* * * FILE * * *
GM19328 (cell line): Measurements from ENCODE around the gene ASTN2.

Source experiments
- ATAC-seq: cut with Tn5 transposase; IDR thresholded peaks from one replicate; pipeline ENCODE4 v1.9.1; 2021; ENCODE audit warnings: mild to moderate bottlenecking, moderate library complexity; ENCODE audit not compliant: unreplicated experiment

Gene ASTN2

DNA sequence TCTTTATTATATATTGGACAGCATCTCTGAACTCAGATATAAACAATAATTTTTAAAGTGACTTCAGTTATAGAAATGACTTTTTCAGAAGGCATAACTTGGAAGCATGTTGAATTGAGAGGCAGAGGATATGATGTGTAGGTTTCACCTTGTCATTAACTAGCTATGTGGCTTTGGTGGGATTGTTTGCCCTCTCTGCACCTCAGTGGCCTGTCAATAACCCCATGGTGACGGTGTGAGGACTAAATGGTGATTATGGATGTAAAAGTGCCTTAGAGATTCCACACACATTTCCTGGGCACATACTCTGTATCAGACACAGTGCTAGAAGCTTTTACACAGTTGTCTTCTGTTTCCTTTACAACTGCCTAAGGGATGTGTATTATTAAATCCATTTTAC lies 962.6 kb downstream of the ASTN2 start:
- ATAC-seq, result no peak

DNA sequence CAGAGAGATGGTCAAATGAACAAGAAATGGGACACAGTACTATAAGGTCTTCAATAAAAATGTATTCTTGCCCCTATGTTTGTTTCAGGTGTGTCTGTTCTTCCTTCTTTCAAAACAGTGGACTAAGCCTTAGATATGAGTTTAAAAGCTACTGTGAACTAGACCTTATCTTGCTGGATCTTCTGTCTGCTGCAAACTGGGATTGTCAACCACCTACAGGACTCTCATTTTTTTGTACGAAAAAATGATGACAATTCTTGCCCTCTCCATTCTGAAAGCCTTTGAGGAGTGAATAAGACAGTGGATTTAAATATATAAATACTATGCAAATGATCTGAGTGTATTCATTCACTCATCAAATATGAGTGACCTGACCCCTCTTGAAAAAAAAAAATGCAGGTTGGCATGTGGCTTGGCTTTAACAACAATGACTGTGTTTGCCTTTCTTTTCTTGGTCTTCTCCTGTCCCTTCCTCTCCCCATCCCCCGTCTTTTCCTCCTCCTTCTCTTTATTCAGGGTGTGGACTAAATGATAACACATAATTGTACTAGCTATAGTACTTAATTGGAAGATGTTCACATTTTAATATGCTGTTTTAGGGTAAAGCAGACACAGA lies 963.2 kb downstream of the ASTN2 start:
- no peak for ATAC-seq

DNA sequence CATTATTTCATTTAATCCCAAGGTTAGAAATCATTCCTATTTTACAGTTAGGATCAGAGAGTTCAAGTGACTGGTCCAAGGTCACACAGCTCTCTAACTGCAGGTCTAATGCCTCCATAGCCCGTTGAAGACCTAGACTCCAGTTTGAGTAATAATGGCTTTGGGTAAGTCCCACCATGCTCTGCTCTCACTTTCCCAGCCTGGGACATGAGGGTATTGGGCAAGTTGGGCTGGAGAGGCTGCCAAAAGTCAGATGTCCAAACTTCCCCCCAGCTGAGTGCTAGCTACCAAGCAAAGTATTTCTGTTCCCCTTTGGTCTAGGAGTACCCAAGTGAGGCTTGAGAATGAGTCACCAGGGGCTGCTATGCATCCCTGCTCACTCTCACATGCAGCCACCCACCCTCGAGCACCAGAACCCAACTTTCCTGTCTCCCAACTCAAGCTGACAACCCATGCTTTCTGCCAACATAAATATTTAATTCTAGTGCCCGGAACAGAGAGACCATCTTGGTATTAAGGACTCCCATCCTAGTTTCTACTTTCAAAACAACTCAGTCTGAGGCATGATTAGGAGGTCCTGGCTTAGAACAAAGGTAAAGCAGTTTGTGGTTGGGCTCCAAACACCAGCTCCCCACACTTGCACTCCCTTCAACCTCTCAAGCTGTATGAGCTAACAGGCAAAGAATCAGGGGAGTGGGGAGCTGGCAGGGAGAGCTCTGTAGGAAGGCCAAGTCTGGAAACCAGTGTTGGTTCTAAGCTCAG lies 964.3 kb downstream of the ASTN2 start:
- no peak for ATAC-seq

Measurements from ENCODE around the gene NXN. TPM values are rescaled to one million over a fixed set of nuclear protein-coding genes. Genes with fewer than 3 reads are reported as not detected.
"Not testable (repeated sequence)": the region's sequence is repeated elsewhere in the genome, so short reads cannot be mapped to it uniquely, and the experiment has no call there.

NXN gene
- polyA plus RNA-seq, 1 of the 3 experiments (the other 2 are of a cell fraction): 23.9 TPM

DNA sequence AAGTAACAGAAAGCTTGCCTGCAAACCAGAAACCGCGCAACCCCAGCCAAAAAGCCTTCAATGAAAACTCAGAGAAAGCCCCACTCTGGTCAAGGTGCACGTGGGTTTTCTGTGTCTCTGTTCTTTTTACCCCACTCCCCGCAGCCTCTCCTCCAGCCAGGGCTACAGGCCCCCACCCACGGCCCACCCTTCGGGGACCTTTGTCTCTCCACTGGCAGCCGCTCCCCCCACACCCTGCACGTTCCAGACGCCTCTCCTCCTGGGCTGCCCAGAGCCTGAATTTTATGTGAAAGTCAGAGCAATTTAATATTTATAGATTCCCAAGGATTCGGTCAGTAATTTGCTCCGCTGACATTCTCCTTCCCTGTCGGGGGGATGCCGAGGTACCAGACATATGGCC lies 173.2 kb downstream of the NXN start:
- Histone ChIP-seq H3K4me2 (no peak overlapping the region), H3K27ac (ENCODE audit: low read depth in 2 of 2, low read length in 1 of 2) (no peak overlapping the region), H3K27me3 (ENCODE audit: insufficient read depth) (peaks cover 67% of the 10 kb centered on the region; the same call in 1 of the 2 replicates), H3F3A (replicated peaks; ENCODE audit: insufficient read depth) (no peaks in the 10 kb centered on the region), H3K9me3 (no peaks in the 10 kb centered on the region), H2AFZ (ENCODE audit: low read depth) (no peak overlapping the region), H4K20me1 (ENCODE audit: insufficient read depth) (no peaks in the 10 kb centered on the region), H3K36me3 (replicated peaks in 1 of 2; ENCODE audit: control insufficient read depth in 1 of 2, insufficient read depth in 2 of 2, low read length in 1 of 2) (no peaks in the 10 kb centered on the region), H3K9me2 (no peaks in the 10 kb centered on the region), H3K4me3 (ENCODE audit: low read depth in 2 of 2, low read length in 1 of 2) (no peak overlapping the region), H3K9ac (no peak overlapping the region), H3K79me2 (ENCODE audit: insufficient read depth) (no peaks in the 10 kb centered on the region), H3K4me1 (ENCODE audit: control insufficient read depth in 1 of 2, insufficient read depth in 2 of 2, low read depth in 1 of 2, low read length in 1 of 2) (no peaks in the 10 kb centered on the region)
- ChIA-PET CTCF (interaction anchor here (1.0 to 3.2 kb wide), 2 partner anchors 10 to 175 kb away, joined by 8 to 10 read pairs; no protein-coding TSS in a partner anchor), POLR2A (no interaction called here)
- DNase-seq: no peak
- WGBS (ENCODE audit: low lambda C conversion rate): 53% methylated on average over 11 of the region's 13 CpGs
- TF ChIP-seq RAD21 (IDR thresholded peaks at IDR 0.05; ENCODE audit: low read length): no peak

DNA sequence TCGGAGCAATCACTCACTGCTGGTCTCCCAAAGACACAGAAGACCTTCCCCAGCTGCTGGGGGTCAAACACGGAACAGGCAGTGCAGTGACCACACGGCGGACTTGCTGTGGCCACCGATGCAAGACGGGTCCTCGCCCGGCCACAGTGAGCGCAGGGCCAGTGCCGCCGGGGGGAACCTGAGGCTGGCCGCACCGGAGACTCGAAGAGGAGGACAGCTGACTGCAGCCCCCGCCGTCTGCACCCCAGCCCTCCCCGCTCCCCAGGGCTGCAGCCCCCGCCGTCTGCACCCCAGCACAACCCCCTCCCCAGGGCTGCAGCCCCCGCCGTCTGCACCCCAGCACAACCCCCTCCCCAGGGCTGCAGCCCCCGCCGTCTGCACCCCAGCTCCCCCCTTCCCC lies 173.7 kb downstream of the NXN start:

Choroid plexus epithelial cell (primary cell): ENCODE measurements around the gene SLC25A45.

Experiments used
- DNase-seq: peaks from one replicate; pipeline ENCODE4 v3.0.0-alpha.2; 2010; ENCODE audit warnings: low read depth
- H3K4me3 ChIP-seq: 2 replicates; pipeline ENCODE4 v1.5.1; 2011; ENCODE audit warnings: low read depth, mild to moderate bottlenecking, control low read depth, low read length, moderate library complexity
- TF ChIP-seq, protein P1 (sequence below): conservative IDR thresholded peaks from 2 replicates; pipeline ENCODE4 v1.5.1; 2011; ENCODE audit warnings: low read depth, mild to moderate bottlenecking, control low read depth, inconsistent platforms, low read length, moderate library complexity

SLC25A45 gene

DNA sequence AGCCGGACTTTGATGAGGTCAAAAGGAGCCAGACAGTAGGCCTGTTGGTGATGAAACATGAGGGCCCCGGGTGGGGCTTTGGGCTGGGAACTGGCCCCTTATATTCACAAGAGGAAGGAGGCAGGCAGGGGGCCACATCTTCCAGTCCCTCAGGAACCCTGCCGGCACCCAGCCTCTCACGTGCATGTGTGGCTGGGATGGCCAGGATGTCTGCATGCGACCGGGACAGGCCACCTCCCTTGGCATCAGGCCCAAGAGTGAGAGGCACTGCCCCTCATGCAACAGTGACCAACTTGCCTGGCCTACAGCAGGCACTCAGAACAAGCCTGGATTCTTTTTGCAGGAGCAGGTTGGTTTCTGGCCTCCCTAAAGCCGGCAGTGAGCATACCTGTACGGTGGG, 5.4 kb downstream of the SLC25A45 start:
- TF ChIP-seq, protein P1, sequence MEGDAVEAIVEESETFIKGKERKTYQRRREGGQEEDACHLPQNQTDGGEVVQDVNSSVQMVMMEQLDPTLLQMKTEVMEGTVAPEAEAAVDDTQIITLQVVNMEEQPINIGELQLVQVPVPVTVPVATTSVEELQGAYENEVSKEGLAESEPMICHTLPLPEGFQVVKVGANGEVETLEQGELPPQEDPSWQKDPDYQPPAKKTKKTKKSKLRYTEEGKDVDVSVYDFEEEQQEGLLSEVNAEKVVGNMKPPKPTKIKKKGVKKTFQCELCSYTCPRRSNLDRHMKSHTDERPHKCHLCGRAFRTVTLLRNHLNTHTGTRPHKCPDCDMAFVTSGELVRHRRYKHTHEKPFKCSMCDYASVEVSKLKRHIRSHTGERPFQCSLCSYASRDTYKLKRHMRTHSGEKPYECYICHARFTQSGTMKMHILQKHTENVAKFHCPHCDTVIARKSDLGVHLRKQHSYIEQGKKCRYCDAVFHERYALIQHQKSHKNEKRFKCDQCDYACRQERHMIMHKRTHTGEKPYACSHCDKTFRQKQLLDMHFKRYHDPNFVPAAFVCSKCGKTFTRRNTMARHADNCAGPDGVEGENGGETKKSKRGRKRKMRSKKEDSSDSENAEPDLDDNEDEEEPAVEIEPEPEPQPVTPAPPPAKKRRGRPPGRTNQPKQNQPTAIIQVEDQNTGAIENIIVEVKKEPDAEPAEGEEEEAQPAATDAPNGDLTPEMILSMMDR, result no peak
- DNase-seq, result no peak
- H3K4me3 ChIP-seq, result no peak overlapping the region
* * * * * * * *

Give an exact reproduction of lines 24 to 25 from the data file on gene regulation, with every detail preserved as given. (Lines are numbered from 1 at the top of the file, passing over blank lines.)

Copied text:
- DNase-seq: peaks from one replicate; pipeline ENCODE4 v3.0.0-alpha.2; 2010; ENCODE audit warnings: low read depth
- H3K4me3 ChIP-seq: 2 replicates; pipeline ENCODE4 v1.5.1; 2011; ENCODE audit warnings: low read depth, mild to moderate bottlenecking, control low read depth, low read length, moderate library complexity